Description and objectives:
In a discovery proteomic study we identified changes in ApoJ glycosylation profile as a biomarker of the early phase of ischemia. We have further characterized these specific glycosylated forms and we have developed a novel methodology for the specific detection of ApoJGlyc.
The usefulness of this first prototype has been successfully validated in a proof of concept study in patients with myocardial ischemia and healthy controls showing a high discriminating ability (97% sensitivity/71% specificity). Additionally, this prototype has shown an added prognostic value in the context of myocardial ischemia being able to identify patients at risk of suffering major adverse cardiac events or even dying during the 6 following months after the ischemic event. Furthermore, additional validation studies in a subgroup of patients with stable coronary artery disease have proven that ApoJ-Glyc measurement could also have a predictive value for the presentation of recurrent ischemic events (including both cardiac and cerebral events). In a second phase, we have also tested the potential diagnostic value of ApoJ-Glyc quantification in the context of cerebral ischemia. A pilot study has shown a significant decrease of ApoJ-Glyc in stroke patients.
Cardiovascular and cerebrovascular diseases are the main cause of mortality and morbidity in the world. Acute cardiac ischemic events are still one of the most common cardiac emergencies with substantial morbidity and mortality worldwide. Early detection of ischemia is essential to prevent irreversible myocardial damage and heart failure. In this context, we have already validated the usefulness of our technology for the early detection of myocardial ischemia in clinically relevant samples (TRL5). On the other hand, stroke is the first cause of death in many developed countries with an important prevalence in women. The correct and efficient implementation of current treatment options is highly dependent on the early diagnosis and the adequate categorization of the ischemic event. Indeed, there is an unmet clinical need to identify biomarkers able to discriminate between thrombotic and haemorrhagic stroke in the first hours after the onset of the event. We have already validated the ability of our technology to detect the presence of cerebral ischemia (TRL4). However, a key issue would be the demonstration of its usefulness for the early discrimination between ischemic and haemorrhagic stroke in clinically relevant samples. With all this in mind, in the present project we aim to validate the usefulness of ApoJ-Glyc quantification for the early discrimination between ischemic and haemorrhagic stroke. In addition, we aim to perform proof-of-concept studies to demonstrate the added value of ApoJ-Glyc as a protective molecule in the context of ischemic damage. These two points will turn out into an increase of the awareness and the potential target market of our novel biomarker, thus increasing the value of our product and bringing it closer to a market-ready stage.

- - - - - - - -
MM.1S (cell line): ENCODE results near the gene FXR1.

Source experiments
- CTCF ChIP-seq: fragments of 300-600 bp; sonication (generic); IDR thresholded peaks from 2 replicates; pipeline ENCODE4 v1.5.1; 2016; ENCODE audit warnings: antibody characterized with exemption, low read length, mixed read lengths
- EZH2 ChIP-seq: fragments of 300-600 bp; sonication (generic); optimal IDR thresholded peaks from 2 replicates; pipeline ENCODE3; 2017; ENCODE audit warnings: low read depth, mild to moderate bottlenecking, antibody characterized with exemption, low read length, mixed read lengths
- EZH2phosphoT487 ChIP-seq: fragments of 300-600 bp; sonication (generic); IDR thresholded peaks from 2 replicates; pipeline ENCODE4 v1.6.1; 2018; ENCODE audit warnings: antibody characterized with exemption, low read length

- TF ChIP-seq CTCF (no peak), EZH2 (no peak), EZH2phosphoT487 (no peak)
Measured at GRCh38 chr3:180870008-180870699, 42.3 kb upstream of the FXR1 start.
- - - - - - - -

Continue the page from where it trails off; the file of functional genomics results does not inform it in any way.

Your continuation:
The implementation of our novel biomarker in the clinical practice will enable the application of tailored treatment in the context of ischemic events, improving patients’ prognosis and reducing the social and economic impact of the disease.